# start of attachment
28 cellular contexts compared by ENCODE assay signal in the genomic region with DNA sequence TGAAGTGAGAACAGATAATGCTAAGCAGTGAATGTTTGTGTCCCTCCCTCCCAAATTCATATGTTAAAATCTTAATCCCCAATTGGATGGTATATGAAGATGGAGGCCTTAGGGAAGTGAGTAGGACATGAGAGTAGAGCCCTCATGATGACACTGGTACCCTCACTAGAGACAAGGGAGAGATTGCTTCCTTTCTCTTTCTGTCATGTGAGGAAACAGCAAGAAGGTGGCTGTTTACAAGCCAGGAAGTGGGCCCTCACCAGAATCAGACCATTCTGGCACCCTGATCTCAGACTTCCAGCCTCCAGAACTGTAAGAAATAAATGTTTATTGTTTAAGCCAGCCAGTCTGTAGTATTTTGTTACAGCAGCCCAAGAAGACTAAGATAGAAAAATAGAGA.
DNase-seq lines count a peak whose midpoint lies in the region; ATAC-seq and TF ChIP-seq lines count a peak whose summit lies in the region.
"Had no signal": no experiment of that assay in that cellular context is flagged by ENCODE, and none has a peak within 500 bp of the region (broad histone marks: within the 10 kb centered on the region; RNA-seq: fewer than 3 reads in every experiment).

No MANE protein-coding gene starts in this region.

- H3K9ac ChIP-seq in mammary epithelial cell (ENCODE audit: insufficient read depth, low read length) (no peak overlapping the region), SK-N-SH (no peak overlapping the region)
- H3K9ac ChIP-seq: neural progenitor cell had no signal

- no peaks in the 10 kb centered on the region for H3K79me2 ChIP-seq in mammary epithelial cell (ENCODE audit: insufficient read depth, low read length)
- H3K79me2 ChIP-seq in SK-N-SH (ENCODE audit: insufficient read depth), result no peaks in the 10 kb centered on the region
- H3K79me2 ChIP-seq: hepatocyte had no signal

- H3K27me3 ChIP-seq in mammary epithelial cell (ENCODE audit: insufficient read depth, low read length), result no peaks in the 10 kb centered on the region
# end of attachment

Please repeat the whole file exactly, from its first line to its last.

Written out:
28 cellular contexts compared by ENCODE assay signal in the genomic region with DNA sequence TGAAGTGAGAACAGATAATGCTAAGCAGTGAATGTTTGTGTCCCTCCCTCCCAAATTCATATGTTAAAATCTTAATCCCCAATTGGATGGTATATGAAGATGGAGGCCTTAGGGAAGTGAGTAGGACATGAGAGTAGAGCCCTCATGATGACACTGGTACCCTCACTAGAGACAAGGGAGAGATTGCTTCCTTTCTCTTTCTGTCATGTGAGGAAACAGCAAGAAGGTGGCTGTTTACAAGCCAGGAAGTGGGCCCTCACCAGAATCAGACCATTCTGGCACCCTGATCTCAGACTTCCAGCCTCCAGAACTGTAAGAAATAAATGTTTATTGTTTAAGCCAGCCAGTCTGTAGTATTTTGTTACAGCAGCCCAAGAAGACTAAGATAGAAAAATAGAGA.
DNase-seq lines count a peak whose midpoint lies in the region; ATAC-seq and TF ChIP-seq lines count a peak whose summit lies in the region.
"Had no signal": no experiment of that assay in that cellular context is flagged by ENCODE, and none has a peak within 500 bp of the region (broad histone marks: within the 10 kb centered on the region; RNA-seq: fewer than 3 reads in every experiment).

No MANE protein-coding gene starts in this region.

- H3K9ac ChIP-seq in mammary epithelial cell (ENCODE audit: insufficient read depth, low read length) (no peak overlapping the region), SK-N-SH (no peak overlapping the region)
- H3K9ac ChIP-seq: neural progenitor cell had no signal

- no peaks in the 10 kb centered on the region for H3K79me2 ChIP-seq in mammary epithelial cell (ENCODE audit: insufficient read depth, low read length)
- H3K79me2 ChIP-seq in SK-N-SH (ENCODE audit: insufficient read depth), result no peaks in the 10 kb centered on the region
- H3K79me2 ChIP-seq: hepatocyte had no signal

- H3K27me3 ChIP-seq in mammary epithelial cell (ENCODE audit: insufficient read depth, low read length), result no peaks in the 10 kb centered on the region